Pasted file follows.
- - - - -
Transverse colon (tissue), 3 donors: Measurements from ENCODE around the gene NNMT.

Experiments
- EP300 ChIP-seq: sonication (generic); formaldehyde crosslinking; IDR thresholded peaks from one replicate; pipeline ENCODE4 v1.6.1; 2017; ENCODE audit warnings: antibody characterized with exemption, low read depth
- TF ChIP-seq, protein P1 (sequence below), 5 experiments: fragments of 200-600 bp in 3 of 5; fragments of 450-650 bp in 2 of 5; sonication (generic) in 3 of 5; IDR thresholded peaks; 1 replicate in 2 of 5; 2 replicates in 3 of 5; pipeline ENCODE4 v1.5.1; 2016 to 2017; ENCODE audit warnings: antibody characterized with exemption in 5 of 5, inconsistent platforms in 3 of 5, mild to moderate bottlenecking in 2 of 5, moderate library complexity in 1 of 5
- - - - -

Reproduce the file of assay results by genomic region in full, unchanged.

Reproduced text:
Transverse colon (tissue), 3 donors: Measurements from ENCODE around the gene NNMT.

Experiments
- EP300 ChIP-seq: sonication (generic); formaldehyde crosslinking; IDR thresholded peaks from one replicate; pipeline ENCODE4 v1.6.1; 2017; ENCODE audit warnings: antibody characterized with exemption, low read depth
- TF ChIP-seq, protein P1 (sequence below), 5 experiments: fragments of 200-600 bp in 3 of 5; fragments of 450-650 bp in 2 of 5; sonication (generic) in 3 of 5; IDR thresholded peaks; 1 replicate in 2 of 5; 2 replicates in 3 of 5; pipeline ENCODE4 v1.5.1; 2016 to 2017; ENCODE audit warnings: antibody characterized with exemption in 5 of 5, inconsistent platforms in 3 of 5, mild to moderate bottlenecking in 2 of 5, moderate library complexity in 1 of 5